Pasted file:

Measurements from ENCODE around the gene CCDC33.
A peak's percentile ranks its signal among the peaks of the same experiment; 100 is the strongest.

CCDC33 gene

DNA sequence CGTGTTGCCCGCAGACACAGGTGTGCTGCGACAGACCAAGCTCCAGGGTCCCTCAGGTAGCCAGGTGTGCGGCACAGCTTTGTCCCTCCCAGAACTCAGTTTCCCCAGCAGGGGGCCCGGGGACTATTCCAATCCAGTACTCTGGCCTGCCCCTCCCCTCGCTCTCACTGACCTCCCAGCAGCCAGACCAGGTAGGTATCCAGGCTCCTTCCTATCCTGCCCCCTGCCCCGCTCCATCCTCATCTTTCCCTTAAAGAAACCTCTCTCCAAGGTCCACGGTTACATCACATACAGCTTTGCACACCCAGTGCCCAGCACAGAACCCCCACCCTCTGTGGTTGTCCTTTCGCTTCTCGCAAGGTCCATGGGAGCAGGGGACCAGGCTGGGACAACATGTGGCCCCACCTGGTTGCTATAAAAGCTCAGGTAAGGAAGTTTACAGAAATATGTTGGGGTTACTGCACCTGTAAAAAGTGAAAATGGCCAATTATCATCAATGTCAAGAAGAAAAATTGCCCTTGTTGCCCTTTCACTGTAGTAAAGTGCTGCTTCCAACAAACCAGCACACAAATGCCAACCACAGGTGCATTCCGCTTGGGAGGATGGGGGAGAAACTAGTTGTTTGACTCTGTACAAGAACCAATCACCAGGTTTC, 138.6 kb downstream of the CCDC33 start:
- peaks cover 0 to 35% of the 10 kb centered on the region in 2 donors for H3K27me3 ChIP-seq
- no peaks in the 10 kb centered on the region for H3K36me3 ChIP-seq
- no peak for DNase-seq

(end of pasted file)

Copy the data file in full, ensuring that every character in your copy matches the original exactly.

Measurements from ENCODE around the gene CCDC33.
A peak's percentile ranks its signal among the peaks of the same experiment; 100 is the strongest.

CCDC33 gene

DNA sequence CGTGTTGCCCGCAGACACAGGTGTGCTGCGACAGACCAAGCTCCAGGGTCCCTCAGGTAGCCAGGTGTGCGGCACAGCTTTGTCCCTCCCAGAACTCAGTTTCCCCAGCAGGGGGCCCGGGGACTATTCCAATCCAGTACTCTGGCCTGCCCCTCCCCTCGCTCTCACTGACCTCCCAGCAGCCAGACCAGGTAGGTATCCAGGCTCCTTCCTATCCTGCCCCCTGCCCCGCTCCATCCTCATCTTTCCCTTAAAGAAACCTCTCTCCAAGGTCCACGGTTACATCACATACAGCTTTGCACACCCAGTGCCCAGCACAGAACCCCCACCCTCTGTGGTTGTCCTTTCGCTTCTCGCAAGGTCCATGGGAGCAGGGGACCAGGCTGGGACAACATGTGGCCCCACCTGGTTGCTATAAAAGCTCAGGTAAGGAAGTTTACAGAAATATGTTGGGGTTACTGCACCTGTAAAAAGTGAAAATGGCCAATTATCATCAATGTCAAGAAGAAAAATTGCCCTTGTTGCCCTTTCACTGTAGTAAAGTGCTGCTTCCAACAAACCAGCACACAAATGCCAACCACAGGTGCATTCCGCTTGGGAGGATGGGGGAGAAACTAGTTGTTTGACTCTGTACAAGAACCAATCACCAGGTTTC, 138.6 kb downstream of the CCDC33 start:
- peaks cover 0 to 35% of the 10 kb centered on the region in 2 donors for H3K27me3 ChIP-seq
- no peaks in the 10 kb centered on the region for H3K36me3 ChIP-seq
- no peak for DNase-seq